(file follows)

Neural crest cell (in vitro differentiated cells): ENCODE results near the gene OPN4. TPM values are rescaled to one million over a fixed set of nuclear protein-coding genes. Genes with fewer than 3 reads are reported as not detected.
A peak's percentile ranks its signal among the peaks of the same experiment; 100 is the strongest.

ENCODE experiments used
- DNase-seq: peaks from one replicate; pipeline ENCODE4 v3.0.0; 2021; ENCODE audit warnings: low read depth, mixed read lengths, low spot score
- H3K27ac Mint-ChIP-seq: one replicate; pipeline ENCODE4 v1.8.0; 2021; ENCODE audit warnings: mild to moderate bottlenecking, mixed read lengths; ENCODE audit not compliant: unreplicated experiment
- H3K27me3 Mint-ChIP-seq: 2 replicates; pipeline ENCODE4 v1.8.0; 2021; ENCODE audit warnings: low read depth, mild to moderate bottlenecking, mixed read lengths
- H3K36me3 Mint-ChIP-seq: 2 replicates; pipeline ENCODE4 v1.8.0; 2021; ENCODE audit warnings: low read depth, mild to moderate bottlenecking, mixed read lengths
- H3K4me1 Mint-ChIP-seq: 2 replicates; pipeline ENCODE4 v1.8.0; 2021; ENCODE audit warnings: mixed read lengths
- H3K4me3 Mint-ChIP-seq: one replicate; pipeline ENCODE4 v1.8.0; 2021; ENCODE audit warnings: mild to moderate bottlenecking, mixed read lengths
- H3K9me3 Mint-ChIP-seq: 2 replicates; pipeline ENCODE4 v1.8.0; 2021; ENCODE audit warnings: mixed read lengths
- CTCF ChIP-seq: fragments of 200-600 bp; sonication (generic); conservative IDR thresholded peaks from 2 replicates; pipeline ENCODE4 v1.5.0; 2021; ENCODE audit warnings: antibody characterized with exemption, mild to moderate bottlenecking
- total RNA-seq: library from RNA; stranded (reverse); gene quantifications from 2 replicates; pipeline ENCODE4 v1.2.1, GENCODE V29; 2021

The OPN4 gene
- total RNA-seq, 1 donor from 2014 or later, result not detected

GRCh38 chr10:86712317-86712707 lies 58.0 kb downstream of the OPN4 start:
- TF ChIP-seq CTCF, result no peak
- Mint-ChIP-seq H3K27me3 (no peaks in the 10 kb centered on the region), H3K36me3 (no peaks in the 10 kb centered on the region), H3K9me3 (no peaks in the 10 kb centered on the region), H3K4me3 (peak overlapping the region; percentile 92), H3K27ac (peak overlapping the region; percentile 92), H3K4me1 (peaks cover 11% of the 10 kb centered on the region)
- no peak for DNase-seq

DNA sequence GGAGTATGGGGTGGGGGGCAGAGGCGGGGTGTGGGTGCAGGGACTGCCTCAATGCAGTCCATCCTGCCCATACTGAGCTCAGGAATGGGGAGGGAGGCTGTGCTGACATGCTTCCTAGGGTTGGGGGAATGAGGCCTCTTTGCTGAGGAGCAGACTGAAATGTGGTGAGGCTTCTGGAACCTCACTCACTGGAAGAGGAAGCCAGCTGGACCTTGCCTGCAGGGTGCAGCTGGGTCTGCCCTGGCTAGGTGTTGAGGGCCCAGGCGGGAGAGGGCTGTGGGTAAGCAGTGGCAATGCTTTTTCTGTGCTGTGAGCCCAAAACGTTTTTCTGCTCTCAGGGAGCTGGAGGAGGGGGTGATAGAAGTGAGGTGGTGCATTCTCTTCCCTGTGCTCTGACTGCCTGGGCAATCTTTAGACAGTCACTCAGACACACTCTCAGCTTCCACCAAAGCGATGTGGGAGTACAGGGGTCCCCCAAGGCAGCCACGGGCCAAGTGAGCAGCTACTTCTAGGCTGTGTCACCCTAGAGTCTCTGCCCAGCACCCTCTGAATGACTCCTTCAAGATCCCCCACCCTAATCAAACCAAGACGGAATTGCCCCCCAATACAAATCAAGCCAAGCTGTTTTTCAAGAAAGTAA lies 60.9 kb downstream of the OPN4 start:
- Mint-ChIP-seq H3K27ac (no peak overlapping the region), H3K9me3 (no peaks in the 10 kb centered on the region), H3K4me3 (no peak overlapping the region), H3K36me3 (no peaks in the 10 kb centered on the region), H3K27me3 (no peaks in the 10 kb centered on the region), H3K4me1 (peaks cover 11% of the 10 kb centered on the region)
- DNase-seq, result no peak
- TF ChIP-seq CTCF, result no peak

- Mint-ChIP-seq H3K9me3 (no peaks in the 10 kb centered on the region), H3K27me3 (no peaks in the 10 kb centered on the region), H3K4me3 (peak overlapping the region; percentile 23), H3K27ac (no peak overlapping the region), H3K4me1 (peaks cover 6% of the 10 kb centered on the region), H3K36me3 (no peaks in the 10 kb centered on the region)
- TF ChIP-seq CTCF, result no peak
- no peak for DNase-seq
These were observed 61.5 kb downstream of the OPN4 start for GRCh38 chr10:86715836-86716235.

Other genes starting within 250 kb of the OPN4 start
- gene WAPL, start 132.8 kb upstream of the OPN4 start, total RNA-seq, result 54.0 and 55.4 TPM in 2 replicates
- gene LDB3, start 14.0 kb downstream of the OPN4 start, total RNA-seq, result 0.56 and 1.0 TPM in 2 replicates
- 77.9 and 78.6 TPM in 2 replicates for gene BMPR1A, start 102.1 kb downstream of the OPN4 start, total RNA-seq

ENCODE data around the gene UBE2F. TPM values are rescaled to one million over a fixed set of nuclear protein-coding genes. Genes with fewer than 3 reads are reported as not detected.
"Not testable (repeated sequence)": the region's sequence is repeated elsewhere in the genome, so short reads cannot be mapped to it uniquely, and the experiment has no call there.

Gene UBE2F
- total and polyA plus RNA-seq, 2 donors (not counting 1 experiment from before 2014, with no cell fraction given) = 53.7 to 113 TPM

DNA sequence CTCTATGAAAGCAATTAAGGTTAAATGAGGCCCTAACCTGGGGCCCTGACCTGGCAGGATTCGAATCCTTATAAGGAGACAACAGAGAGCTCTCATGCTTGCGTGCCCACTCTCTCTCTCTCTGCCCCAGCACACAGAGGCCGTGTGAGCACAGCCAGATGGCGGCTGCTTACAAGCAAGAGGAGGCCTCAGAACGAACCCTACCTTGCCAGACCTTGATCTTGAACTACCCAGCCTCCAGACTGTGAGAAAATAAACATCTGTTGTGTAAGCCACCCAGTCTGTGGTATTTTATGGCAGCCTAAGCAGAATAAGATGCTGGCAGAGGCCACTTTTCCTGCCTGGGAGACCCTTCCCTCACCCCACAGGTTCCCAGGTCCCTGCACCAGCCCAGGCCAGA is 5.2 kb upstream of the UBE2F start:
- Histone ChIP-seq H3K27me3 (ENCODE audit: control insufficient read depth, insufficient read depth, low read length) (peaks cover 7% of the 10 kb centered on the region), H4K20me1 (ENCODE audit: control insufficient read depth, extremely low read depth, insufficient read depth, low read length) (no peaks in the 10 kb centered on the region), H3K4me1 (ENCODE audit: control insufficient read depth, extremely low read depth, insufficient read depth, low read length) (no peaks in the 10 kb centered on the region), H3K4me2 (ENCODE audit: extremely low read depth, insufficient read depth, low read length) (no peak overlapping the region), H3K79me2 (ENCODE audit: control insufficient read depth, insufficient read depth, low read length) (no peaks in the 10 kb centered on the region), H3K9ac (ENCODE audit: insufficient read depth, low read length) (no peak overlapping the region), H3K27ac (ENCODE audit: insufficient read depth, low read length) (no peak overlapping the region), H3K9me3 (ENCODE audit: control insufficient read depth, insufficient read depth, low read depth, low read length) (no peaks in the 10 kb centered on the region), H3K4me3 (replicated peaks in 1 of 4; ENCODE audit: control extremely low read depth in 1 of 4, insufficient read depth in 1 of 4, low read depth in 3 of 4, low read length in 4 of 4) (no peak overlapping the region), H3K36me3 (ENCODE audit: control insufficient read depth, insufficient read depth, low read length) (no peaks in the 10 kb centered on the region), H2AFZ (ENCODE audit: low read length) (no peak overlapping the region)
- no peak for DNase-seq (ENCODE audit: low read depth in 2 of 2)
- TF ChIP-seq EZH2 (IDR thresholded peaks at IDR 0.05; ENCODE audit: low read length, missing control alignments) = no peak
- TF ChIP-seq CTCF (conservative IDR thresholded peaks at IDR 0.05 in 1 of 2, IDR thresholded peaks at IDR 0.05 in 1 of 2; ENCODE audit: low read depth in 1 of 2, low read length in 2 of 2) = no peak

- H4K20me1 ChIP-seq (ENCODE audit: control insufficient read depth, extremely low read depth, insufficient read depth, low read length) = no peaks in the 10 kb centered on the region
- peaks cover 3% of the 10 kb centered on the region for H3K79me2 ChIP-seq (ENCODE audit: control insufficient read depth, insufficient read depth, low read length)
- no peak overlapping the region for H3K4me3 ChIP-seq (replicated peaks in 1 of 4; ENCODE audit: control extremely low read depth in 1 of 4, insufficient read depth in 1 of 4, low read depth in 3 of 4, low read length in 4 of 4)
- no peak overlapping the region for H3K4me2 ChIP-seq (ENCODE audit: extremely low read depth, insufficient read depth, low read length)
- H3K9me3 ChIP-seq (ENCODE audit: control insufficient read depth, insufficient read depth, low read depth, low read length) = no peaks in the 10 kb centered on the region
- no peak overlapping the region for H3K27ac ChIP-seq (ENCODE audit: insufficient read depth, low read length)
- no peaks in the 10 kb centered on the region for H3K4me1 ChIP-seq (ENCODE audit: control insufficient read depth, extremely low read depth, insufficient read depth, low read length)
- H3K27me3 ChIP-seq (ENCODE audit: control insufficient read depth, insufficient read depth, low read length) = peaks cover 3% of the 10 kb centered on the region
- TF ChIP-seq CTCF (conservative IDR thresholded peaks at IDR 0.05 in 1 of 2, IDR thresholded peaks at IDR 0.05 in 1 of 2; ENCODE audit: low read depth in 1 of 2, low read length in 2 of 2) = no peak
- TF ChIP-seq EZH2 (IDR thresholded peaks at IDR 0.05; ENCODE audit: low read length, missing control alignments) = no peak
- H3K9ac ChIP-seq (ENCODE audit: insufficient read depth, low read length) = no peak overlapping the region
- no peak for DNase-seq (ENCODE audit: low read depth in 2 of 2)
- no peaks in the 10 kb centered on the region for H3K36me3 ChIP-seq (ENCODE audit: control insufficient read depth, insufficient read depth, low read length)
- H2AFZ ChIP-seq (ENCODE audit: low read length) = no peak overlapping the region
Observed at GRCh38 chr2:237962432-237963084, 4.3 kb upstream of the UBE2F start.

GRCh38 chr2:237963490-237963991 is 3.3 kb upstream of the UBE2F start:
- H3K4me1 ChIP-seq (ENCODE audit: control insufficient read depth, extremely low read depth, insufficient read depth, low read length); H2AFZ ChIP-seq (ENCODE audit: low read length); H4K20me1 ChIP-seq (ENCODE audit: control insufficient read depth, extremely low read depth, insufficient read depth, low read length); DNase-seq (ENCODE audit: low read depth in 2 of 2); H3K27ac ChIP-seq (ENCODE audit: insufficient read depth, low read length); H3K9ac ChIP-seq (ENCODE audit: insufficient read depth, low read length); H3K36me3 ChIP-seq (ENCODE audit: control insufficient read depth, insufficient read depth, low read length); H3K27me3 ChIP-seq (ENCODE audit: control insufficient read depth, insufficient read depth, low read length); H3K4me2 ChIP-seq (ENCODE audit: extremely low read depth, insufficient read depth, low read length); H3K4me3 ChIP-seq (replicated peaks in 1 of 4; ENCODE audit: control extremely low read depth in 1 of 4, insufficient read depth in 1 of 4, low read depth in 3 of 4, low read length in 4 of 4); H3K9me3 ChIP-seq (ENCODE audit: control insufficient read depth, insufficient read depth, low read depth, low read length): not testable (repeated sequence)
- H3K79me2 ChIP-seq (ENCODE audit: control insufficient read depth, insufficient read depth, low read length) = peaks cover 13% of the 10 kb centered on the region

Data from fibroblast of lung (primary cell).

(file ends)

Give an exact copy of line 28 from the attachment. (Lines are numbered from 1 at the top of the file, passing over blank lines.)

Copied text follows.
- gene WAPL, start 132.8 kb upstream of the OPN4 start, total RNA-seq, result 54.0 and 55.4 TPM in 2 replicates